Join our Solidarity & Pride committee at our first movie night social! Please RSVP below.
Date: Friday, 16 Nov 2018
Time: 5:00pm - 8:00pm
Location: Society office (2239 Yonge Street, Toronto ON)
This event is free and open to Society members who identify as members of the LGBTQ2 community or as an ally. We're also inviting members from other labour unions who are doing work with their unions on LGBTQ2 issues. Drop in after work for pizza and conversation, we’ll get the movie started around 6:00pm.
We're going to watch the 2008 major motion picture Milk. Watch a trailer here.
Milk is based on the true story of Harvey Milk (played by Sean Penn), and his struggles as an American activist who fought for gay rights. In 1977, Harvey Milk was elected to the San Francisco Board of Supervisors, becoming the first openly gay man to be voted into major public office in America. His victory was not just a victory for gay rights; he forged coalitions across the political spectrum. From senior citizens to union workers, Harvey Milk changed the very nature of what it means to be a fighter for human rights and became, before his untimely death in 1978, a hero for all Americans.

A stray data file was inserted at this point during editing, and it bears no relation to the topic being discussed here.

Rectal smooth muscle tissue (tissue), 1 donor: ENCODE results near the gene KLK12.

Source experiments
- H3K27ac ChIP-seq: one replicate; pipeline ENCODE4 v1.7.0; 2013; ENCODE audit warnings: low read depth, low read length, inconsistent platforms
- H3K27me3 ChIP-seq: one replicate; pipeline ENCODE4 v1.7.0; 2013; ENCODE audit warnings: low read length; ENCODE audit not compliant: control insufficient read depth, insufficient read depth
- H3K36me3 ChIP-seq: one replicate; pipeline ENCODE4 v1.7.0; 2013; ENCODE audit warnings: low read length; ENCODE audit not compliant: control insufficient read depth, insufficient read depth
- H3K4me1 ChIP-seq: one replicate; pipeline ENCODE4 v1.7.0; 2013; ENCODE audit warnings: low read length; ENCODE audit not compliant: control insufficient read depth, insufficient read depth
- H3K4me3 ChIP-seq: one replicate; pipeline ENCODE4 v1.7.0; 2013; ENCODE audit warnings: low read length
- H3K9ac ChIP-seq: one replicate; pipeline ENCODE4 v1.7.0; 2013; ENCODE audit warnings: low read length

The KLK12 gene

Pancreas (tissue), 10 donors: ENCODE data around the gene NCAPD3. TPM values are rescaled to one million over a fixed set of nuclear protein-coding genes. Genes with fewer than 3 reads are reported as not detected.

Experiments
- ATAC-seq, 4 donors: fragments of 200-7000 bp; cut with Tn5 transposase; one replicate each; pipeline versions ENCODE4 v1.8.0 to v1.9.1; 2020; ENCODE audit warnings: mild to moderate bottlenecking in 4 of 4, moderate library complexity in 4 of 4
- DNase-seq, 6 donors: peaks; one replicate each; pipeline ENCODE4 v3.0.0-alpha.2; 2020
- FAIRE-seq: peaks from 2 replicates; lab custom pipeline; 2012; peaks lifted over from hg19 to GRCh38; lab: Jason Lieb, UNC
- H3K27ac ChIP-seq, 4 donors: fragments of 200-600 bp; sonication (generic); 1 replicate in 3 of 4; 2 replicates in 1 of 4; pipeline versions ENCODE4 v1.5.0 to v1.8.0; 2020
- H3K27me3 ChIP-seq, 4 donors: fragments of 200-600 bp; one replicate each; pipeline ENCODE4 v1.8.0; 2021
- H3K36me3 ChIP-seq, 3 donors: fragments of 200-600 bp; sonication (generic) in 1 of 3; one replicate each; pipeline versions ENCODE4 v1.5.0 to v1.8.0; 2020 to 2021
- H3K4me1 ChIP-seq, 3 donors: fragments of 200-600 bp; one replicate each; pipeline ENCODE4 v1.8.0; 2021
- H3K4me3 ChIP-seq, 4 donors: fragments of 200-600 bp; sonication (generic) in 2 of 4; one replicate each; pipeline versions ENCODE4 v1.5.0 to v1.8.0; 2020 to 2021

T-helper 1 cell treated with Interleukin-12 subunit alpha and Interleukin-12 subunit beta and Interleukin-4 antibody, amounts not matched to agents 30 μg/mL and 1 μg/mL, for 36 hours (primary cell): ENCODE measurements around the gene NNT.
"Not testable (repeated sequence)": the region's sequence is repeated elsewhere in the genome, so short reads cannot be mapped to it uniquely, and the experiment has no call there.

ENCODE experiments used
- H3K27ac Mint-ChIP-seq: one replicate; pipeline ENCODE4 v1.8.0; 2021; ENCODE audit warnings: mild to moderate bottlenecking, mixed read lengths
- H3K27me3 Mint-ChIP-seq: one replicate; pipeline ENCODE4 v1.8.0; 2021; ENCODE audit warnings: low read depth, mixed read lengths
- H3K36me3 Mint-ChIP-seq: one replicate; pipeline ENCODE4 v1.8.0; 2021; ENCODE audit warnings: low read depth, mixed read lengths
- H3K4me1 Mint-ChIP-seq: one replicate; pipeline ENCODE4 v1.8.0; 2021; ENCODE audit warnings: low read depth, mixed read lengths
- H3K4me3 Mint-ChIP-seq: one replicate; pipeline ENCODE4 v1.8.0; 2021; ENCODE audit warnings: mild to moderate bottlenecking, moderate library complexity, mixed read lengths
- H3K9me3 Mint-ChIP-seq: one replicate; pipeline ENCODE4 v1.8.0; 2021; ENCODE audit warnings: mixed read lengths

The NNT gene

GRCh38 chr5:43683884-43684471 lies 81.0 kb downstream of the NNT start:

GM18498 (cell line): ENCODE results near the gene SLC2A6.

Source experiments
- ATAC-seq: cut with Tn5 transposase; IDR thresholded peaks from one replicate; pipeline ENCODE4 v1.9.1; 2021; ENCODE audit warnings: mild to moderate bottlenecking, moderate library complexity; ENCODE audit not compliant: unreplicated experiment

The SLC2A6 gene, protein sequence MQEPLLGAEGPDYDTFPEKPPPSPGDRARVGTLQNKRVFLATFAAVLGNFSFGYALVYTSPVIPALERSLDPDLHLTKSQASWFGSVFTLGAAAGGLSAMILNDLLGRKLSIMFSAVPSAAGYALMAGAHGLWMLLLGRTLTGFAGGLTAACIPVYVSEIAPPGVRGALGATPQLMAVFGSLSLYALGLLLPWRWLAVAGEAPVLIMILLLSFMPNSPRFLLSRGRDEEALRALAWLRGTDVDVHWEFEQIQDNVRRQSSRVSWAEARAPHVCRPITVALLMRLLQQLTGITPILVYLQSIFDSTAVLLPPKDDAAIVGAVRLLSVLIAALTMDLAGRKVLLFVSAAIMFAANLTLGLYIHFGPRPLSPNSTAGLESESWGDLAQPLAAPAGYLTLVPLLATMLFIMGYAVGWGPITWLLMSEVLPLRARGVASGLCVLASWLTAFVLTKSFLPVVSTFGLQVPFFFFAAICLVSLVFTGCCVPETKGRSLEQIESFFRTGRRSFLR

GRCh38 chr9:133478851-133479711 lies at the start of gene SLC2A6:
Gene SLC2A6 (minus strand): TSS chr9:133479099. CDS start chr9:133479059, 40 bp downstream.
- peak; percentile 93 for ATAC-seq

The film charts the last eight years of Harvey Milk’s life. While living in New York City, he turns 40. Looking for more purpose, Milk and his lover Scott Smith (James Franco) relocate to San Francisco, where they found a small business, Castro Camera, in the heart of a working-class neighborhood that was soon to become a haven for gay people from around the country.
With his beloved Castro neighborhood and beautiful city empowering him, Milk surprises Scott and himself by becoming an outspoken agent for change. He seeks equal rights and opportunities for all, and his great love for the city and its people brings him backing from young and old, straight and gay, alike – at a time when prejudice and violence against gays was openly accepted as the norm. With vitalizing support from Scott and new friends and volunteers, Milk plunges headfirst into the choppy waters of politics.
Milk is elected supervisor for the newly zoned District 5. Milk serves San Francisco well while lobbying for a citywide ordinance protecting people from being fired because of their orientation – and rallying support against a proposed statewide referendum to fire gay schoolteachers and their supporters. At the same time, the political agendas of Milk and those of another newly elected supervisor, Dan White (Josh Brolin), increasingly diverge and their personal destinies tragically converge.
Milk’s platform was and is one of hope – a hero’s legacy that resonates in the here and now.